Cold Storage (Most Secure)

  • Hardware Wallets
  • Paper Wallets

Hot Wallets (Least secure)

  • Web Wallets
  • Desktop Wallets
  • Mobile Wallets

But what is the difference? A Hot wallet keeps your private keys on a device that has access to the internet, a Cold storage keeps them on a device that has no internet connection

There are different levels of security between software & hardware wallets and it’s important to understand each level to protect your funds. For example, cold storage wallets, you can keep your private keys offline and never expose them to your computer but this adds extra steps to the accessibility of your funds. With hot wallets, you have the ability to access your bitcoin immediately online but leave yourself at risk to malware attacks.

There are multiple options when it comes to security so here’s a breakdown :

Web Browser based Wallets
Web browser based wallets usually provide a convenient user experience for newer users but come at the cost of custody. These Custodial services hold your private keys for you but allow you easy access to them from a web browser. When it comes to storing your bitcoin safely, it’s important to understand who has custody of it.

Examples: Coinbase, Xapo, Circle

Pros: Users can easily access their bitcoin online & most web wallets have a smooth user experience, with more functionalities and an easy on-ramp.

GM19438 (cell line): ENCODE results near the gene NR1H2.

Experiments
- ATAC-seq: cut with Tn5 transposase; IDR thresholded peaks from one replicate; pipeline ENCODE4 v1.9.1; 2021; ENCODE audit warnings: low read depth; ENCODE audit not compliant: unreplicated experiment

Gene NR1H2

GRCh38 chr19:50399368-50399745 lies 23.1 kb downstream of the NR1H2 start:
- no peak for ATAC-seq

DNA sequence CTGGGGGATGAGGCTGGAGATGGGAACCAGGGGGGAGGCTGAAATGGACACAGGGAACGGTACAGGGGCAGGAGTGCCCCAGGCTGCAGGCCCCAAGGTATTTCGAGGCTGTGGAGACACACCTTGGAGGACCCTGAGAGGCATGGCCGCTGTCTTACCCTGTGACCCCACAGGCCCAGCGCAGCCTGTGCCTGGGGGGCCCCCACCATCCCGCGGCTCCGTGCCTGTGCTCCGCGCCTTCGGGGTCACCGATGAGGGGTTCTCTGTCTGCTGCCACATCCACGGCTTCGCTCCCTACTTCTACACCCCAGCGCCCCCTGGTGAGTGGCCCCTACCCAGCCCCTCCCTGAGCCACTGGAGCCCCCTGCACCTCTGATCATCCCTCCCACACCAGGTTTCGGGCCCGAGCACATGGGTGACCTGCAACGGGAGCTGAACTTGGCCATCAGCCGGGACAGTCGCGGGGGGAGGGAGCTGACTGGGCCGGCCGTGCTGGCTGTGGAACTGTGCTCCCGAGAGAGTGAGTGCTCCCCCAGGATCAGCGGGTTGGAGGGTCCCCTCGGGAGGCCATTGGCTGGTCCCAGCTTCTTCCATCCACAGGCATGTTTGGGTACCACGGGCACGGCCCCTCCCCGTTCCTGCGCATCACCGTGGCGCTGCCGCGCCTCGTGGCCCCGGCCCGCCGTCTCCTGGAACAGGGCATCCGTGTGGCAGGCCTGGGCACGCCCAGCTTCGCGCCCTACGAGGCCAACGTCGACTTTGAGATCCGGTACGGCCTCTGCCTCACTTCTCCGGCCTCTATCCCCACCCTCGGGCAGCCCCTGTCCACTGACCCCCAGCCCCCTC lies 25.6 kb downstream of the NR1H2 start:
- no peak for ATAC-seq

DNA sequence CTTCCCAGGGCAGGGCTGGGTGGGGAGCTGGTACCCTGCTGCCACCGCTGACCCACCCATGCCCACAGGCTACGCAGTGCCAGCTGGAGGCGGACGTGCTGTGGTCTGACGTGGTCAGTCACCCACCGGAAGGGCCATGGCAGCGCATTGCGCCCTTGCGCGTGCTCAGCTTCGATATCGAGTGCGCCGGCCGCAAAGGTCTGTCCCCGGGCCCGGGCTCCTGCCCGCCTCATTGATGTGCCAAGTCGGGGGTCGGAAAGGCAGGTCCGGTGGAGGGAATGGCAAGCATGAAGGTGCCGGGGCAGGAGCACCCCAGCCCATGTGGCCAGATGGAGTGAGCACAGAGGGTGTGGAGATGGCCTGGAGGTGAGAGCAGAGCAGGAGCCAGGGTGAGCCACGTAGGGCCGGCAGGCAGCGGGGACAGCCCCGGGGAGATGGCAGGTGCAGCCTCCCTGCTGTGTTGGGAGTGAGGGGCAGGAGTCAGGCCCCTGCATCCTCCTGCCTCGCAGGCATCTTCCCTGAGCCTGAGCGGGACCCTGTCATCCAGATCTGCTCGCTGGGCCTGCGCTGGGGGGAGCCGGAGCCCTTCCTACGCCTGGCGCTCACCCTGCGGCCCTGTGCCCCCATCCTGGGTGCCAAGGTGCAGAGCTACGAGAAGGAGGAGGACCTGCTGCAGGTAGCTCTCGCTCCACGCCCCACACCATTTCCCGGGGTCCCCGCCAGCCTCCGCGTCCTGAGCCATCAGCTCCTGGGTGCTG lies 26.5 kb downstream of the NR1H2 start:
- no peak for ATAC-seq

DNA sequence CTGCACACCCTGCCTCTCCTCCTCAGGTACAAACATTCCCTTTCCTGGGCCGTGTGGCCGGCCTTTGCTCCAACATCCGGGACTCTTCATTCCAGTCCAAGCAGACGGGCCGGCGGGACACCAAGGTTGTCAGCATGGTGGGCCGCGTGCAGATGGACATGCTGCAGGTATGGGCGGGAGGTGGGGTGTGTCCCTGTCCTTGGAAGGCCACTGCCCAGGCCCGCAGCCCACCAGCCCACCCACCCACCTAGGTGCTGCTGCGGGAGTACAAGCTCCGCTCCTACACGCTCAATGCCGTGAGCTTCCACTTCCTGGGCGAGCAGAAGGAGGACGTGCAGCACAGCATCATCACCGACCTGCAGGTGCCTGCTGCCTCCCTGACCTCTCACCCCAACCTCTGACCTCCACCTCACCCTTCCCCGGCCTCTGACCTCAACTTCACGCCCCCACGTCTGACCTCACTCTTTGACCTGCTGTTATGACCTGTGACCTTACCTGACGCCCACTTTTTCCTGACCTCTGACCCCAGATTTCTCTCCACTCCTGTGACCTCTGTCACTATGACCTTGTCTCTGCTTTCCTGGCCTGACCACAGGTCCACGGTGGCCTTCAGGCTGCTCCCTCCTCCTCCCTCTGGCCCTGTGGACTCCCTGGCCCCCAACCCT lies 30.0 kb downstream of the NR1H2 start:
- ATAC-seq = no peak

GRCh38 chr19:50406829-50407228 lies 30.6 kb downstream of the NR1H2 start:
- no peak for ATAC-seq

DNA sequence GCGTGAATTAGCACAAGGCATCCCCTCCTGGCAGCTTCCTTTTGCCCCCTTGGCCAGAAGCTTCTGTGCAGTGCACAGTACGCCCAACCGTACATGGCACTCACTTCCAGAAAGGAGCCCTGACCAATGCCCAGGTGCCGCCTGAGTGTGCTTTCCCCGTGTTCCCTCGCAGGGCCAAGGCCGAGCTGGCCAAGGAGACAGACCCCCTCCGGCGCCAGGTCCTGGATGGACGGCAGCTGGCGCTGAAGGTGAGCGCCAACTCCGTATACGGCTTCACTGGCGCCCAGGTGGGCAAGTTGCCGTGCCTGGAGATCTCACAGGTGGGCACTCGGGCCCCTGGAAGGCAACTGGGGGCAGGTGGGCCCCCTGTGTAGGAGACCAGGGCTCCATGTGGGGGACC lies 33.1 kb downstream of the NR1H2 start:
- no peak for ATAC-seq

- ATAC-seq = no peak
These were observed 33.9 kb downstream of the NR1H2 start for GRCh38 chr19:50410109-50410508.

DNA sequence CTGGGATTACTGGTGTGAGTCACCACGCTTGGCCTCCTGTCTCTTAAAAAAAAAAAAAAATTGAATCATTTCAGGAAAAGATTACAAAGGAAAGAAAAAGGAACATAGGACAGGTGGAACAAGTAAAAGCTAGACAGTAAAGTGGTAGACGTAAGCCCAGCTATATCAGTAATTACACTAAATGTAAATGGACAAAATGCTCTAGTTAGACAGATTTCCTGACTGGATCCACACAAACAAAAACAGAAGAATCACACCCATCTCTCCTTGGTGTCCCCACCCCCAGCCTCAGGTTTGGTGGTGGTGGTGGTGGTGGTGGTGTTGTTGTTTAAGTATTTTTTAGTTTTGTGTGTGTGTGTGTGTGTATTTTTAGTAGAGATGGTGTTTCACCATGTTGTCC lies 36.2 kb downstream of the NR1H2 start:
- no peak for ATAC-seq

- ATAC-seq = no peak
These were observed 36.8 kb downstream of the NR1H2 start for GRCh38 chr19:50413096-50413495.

Cons: The Web Interface acts as the storage company of your Private keys, and is the real owner of your bitcoin and not you.

Desktop Wallets
Desktop wallets can be downloaded & installed to your computer and uses your hard drive to store your private keys (these wallets can also be paired with hardware like TREZOR to store the keys offline). These types of bitcoin wallets are more secure than web browser or mobile wallets; however unless paired with hardware these wallets are still connected to the internet leaving them open to malware attacks making them inherently less secure.

Examples: Electrum, Copay, Exodus

Pros: This type of wallet is widely used and trusted by many. With extra privacy settings, security features and a very easy on-boarding process, this is one of the top choices for a bitcoin wallet amongst the community.

Cons: Desktop wallets are not great for on the go transactions unless the service provides a mobile version. Also, If your computer is affected by Malware, you are at very high risk of losing access to your bitcoin.

Mobile Bitcoin Wallets
Similar to Desktop wallets, but these wallets can only be used via application on a mobile phone. Mobile wallets allow users to make transactions from anywhere in the world, truly allowing peer-to-peer transactions. Most mobile wallets come with low levels of privacy by connecting to a full node that knows what transactions you are listening to and how much money you have sent & received. Though these wallets do face the drawback of being tied to a mobile device that can be easily misplaced or stolen, they do provide a great user experience and provide an easy on-ramp for new bitcoin users.

Examples: Bread Wallet, Jaxx